The jumper, the weaver and the spitting spider
When the associations between species are all accounted for, there have to be grounds for stealing from the worst fiction. We are only just realising how important the organisms we carry in our own bodies are to us. Here is an ant, a spider and then another spider. Simple, you would think. The intricate relationships are drawn out by a piece of research briefly shown in Behavioural Ecology and Sociobiology by Ximena J Nelson and Robert R Jackson of the University of Canterbury in Christchurch, NZ and ICIPE in Nairobi Kenya.
Myrmecophily means "liking ants," common in those creatures who like to snuggle into the giant nests of common species such as Formica rufa, the wood ant. Millipedes, beetles and even slow-worms are live-in guests. But the spiders who are guests of ants here are not strictly myrmecophile. They are often eaten by their hosts. They only stay near the protector ant because of their smell. This cloaks their spideriness and prevents another spider from finding them. The plot as well as the air thickens.
Phintea piantensis is a jumping spider that can escape capture well. Except that is when it is caught by the spitting spider, Scytodes sp. .Scytodes doesn't like the smell of the weaver ant Oecophylla smaragdina even though jumping spiders are one of its speciality prey. Protected by a dense silky nest, Phintea can escape the attentions of the ants, who can't penetrate its clever doorway.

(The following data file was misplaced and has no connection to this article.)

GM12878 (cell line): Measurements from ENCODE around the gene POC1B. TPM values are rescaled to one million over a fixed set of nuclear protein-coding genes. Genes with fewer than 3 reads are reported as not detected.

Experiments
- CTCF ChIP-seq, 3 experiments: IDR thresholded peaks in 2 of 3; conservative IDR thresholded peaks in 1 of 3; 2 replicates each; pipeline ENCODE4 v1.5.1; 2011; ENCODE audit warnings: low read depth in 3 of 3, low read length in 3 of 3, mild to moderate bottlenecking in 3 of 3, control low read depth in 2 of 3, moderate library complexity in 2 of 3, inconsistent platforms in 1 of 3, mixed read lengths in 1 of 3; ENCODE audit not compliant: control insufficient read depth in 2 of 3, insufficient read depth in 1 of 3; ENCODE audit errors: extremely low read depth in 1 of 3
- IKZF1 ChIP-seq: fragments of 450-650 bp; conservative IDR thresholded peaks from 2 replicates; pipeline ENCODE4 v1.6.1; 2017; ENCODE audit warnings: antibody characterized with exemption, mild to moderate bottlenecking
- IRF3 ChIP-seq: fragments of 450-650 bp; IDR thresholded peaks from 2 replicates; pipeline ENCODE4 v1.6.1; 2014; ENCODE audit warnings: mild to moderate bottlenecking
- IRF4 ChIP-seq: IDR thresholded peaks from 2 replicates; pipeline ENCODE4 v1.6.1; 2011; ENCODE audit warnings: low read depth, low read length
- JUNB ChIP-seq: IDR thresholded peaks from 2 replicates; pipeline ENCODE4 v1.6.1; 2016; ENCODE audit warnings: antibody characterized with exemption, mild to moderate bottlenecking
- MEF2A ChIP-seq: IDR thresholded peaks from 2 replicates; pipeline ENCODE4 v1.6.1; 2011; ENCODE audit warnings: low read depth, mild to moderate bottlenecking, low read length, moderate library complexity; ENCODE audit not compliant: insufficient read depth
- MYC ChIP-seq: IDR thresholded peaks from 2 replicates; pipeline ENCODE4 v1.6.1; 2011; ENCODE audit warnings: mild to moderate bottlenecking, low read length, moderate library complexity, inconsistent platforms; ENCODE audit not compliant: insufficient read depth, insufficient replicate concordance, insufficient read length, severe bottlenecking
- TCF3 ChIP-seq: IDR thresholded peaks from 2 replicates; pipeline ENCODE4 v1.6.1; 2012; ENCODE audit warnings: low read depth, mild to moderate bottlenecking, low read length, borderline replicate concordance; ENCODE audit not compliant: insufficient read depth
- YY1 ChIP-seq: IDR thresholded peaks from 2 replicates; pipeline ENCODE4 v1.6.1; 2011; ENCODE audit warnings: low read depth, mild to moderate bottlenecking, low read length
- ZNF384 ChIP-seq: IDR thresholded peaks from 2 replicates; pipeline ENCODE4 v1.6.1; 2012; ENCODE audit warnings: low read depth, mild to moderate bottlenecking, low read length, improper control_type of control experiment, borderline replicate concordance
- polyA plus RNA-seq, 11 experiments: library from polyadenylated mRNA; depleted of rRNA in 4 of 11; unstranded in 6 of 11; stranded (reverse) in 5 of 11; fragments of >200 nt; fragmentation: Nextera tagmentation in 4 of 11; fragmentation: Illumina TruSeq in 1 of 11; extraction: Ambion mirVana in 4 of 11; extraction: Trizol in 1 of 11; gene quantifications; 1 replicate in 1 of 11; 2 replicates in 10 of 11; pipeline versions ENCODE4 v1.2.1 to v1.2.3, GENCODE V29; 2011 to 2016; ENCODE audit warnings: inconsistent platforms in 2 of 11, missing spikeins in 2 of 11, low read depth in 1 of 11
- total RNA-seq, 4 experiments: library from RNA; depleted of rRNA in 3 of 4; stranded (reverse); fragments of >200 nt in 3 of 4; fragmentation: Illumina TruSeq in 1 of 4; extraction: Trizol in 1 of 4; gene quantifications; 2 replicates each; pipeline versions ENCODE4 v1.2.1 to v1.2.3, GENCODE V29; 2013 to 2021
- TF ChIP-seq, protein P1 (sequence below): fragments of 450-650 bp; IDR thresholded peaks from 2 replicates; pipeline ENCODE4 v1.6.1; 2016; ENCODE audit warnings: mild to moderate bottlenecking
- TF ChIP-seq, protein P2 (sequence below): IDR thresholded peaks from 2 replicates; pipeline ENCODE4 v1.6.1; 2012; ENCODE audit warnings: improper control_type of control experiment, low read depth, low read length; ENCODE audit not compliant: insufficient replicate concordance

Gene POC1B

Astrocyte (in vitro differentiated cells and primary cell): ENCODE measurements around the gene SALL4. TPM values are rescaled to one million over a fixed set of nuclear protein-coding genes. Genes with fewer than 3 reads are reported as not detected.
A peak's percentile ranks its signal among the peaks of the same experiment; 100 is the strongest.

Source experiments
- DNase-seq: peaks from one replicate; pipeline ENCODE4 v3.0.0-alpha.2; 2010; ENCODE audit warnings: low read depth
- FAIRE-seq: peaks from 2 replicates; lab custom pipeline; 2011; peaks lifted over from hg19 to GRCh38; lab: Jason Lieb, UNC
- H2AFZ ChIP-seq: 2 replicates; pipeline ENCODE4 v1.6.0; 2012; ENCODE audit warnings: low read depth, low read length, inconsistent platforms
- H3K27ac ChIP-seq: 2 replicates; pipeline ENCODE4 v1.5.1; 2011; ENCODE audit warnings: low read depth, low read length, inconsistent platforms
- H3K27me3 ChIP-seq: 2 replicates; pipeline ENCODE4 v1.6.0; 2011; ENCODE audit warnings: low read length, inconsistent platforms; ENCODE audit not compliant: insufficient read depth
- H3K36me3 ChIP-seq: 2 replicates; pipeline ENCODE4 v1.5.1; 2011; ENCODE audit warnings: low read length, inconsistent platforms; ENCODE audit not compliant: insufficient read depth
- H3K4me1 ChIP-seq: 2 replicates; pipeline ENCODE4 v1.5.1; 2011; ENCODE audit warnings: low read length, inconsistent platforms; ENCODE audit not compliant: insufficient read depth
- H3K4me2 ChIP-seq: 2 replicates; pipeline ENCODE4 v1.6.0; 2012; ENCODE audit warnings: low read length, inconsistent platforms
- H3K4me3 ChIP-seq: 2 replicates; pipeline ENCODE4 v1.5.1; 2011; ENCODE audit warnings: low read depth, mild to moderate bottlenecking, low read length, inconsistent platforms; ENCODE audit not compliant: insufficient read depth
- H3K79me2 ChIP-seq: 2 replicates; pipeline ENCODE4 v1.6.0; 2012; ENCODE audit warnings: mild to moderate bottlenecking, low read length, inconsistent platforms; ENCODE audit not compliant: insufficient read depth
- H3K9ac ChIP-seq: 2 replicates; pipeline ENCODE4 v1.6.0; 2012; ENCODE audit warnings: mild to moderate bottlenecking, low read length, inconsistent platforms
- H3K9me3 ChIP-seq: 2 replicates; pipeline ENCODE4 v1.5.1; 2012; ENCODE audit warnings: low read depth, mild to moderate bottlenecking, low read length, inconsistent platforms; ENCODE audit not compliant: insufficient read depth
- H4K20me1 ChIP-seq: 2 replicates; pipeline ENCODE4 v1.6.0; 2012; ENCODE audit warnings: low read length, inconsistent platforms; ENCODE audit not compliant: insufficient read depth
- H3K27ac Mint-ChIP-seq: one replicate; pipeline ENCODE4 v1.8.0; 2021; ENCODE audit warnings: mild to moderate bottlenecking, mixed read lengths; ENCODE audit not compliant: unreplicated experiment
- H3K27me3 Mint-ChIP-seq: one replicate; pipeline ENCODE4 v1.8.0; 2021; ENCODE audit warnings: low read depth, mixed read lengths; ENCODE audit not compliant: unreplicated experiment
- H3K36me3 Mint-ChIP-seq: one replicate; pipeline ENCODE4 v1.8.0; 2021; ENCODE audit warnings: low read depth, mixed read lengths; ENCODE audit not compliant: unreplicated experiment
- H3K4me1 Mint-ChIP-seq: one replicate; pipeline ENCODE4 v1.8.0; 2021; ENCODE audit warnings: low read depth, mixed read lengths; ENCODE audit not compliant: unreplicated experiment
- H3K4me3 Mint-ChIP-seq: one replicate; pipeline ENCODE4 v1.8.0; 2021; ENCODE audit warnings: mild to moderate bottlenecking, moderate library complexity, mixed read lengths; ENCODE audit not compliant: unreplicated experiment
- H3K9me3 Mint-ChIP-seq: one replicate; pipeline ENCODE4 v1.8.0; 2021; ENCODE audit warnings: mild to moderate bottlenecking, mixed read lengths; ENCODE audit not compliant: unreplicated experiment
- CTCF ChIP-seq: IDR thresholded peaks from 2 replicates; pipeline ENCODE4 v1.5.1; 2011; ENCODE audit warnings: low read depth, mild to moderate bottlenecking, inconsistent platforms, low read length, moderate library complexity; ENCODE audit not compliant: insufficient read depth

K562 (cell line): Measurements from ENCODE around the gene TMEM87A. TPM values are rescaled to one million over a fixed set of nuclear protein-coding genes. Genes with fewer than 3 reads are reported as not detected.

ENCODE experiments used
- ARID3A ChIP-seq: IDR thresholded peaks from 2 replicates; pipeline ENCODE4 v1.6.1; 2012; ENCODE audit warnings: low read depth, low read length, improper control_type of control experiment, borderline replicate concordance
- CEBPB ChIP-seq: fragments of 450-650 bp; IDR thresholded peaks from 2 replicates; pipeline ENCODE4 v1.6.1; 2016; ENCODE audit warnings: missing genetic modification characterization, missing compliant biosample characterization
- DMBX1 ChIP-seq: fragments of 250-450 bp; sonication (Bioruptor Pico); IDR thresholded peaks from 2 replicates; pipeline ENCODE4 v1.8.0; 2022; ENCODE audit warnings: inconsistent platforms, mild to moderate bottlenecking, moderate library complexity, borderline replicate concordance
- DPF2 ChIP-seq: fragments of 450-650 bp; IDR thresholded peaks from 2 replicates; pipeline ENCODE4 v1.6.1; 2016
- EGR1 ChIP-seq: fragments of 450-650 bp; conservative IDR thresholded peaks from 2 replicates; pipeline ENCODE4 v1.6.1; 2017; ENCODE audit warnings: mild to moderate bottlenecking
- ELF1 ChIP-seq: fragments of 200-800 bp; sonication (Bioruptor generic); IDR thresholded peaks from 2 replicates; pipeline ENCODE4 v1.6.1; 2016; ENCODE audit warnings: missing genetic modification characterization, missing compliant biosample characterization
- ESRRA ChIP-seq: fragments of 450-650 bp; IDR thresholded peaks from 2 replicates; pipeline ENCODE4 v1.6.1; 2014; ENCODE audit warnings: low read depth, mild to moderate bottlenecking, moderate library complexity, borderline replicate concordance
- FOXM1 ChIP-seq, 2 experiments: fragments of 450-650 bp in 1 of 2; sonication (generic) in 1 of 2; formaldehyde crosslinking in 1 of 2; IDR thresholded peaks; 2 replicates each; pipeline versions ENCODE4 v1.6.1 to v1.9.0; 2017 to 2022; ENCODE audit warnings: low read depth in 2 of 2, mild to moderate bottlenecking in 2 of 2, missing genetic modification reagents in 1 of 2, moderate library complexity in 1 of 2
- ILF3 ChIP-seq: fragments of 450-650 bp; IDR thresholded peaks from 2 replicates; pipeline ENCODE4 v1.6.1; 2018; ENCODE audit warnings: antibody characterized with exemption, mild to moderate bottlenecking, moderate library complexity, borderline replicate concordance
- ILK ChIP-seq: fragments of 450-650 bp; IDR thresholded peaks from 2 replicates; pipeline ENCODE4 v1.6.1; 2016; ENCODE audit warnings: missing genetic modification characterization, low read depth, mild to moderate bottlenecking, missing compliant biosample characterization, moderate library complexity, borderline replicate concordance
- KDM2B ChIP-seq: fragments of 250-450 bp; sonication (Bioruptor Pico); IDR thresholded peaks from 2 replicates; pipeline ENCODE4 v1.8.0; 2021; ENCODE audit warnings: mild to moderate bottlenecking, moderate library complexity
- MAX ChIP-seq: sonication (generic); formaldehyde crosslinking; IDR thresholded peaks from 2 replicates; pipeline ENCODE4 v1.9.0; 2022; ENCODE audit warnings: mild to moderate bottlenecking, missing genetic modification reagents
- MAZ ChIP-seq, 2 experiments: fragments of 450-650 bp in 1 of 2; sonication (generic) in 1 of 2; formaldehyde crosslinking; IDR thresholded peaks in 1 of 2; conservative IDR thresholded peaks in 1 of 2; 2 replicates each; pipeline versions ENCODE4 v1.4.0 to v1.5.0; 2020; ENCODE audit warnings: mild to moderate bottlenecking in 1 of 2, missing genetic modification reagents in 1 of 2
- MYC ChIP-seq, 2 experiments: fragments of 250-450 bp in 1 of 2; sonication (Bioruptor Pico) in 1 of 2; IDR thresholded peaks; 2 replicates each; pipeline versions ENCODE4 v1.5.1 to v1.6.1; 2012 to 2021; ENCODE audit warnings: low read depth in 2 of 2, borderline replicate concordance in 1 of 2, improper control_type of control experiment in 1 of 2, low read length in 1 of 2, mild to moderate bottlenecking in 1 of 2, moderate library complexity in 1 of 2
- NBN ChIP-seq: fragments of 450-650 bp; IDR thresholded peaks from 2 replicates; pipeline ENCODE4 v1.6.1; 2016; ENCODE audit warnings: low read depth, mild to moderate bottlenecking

The plot thickens. You could ask how the ant takes to the presence of Scytodes? These mixed species associations, studied here in the Philippines, live according to the, "mixed habitat hypothesis where species exploit each other for different reasons. Stealing food is common and mimics (known as Batesian mimics) can live alongside their poisonous models for extra protection. Here, a timid species, the Phintea, can benefit by nesting on waxy leaves near the "protector species," the weaver ant. Birds often do this but tropical ants and wasps function very well as protectors too.
The functioning of this system relies on the spitting spider's web being over the tiny Phintea's nests, which makes hunting it easier. If the Phintea sees active living weaver ants or even mounds of dead ants, it builds a nest. The tough dense weave of its nest has a hinge at each end that the spider flips open. Ants in pursuit are the problem, but they are left behind when the hinge closes the door quickly.
You could say spider technology beats the ants' teamwork and the spitting spiders' hunting ability - but not always! Next we'll have to look at the cunning nature of synechthry, when species live with ants but eat them instead of rewarding them.